Duplin County Schools fit well as a project partner because it already has a telemedicine relationship for acute care with Goshen Medical Center, said Kristina Simeonsson, primary investigator on the project and assistant professor in Pediatrics and Public Health at the ECU Brody School of Medicine.

She added that the school system has shown enthusiasm for the project. There are 13 nurses, one for each school.

“The nurses were trained on all this and they are just fantastic,” Simeonsson said. “They are excited about the program and already know their kids so well.”

The student screenings can be an important piece in preventing chronic diseases such as diabetes.

Duplin County Schools lead nurse Sue Ellen Cottle demonstrates how the telemedicine gadgets work for ECU dietician Jill Jennings. Video by Taylor Knopf

Jill Jennings, an ECU registered dietitian, will conduct the nutrition consults with the Duplin County students.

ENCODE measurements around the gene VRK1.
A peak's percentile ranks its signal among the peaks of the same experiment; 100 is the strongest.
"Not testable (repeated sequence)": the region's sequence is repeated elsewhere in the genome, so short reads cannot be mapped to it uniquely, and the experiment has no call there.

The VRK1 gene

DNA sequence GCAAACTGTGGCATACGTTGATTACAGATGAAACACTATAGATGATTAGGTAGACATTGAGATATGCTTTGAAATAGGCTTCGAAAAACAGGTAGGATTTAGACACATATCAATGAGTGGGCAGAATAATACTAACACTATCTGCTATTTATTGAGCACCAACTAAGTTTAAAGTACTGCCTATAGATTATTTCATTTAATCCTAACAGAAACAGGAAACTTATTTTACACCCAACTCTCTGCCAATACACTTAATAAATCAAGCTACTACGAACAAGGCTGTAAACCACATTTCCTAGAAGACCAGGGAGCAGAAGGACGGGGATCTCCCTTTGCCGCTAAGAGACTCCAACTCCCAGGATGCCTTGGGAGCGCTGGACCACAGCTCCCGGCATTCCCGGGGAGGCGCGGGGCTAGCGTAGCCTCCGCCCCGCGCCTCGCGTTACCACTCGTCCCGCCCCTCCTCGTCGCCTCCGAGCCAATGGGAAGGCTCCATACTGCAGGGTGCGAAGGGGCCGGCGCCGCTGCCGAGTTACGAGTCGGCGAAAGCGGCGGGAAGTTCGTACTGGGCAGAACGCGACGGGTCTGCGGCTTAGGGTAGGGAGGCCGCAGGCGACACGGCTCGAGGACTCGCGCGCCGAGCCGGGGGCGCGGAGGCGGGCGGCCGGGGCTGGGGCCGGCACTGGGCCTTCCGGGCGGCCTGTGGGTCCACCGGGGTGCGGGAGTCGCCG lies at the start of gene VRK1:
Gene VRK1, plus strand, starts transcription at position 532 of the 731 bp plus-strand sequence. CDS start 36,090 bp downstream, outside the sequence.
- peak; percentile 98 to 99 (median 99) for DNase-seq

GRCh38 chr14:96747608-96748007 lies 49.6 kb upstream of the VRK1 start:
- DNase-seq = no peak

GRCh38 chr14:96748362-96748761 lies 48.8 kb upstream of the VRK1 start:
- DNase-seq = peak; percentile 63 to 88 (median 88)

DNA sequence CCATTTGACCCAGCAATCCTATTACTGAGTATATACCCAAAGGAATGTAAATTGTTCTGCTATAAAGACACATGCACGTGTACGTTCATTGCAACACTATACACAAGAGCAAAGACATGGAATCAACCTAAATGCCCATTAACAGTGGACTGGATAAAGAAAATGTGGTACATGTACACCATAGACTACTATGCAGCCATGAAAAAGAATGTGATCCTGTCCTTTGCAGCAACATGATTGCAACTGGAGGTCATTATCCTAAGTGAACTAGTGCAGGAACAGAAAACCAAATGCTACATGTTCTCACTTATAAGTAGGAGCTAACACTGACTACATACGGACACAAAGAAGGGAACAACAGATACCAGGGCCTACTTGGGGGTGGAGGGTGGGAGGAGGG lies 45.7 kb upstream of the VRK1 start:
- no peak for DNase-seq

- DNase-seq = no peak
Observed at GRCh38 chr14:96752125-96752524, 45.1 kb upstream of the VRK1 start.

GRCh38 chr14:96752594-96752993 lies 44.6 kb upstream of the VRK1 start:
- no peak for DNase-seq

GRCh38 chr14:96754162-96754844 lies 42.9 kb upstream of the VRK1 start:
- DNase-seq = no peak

“The nurse would be there with the student and we would discuss the various issues that led to the referral to begin with,” Jennings said. “It might be an overweight student that needs some weight loss guidance or healthy eating guidance.”

A way to increase attendance

Telemedicine is growing in use and popularity across the United States, especially as a way to improve access to health care in rural areas. With more insurance companies, including Medicaid in many states, reimbursing for telemedicine visits, the technology is spreading.

In the western part of the state, schools in Yancey, McDowell and Mitchell counties are already using telemedicine.

Simeonsson said the drive to the doctor’s office and the wait time for an appointment, especially for mental health, are the two biggest deterrents to accessing care for many folks in rural areas.

The hope is that more children in Duplin County receive that care without leaving the school and without parents missing work for appointments, Simeonsson said. Goshen Medical Center will make slots available to see kids remotely.

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“We hope that this will get students seen faster, especially with acute illnesses like strep throat, ears, rashes, simple things like that,” said Duplin County Schools lead nurse Sue Ellen Cottle.